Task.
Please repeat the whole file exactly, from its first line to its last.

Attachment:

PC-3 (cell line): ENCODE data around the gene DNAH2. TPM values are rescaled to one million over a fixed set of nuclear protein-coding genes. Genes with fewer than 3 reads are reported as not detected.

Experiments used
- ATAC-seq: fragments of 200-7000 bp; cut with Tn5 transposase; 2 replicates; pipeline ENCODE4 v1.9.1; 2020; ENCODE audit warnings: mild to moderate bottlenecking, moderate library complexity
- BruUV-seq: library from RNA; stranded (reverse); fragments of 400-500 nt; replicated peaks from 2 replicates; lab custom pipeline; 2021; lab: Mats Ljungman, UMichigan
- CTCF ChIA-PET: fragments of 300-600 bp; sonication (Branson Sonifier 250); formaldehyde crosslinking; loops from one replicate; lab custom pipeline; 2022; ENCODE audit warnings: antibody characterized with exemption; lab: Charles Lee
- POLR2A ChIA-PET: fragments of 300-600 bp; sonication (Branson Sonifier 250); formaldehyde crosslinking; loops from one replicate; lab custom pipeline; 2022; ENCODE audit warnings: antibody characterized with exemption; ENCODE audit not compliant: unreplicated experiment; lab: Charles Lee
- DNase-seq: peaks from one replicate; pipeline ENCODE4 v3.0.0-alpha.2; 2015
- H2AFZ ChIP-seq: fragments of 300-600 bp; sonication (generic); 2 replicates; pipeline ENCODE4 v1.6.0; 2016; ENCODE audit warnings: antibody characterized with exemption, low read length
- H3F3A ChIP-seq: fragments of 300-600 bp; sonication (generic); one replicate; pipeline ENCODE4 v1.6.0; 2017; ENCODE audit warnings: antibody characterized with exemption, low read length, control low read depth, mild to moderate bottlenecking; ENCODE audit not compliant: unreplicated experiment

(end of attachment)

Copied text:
PC-3 (cell line): ENCODE data around the gene DNAH2. TPM values are rescaled to one million over a fixed set of nuclear protein-coding genes. Genes with fewer than 3 reads are reported as not detected.

Experiments used
- ATAC-seq: fragments of 200-7000 bp; cut with Tn5 transposase; 2 replicates; pipeline ENCODE4 v1.9.1; 2020; ENCODE audit warnings: mild to moderate bottlenecking, moderate library complexity
- BruUV-seq: library from RNA; stranded (reverse); fragments of 400-500 nt; replicated peaks from 2 replicates; lab custom pipeline; 2021; lab: Mats Ljungman, UMichigan
- CTCF ChIA-PET: fragments of 300-600 bp; sonication (Branson Sonifier 250); formaldehyde crosslinking; loops from one replicate; lab custom pipeline; 2022; ENCODE audit warnings: antibody characterized with exemption; lab: Charles Lee
- POLR2A ChIA-PET: fragments of 300-600 bp; sonication (Branson Sonifier 250); formaldehyde crosslinking; loops from one replicate; lab custom pipeline; 2022; ENCODE audit warnings: antibody characterized with exemption; ENCODE audit not compliant: unreplicated experiment; lab: Charles Lee
- DNase-seq: peaks from one replicate; pipeline ENCODE4 v3.0.0-alpha.2; 2015
- H2AFZ ChIP-seq: fragments of 300-600 bp; sonication (generic); 2 replicates; pipeline ENCODE4 v1.6.0; 2016; ENCODE audit warnings: antibody characterized with exemption, low read length
- H3F3A ChIP-seq: fragments of 300-600 bp; sonication (generic); one replicate; pipeline ENCODE4 v1.6.0; 2017; ENCODE audit warnings: antibody characterized with exemption, low read length, control low read depth, mild to moderate bottlenecking; ENCODE audit not compliant: unreplicated experiment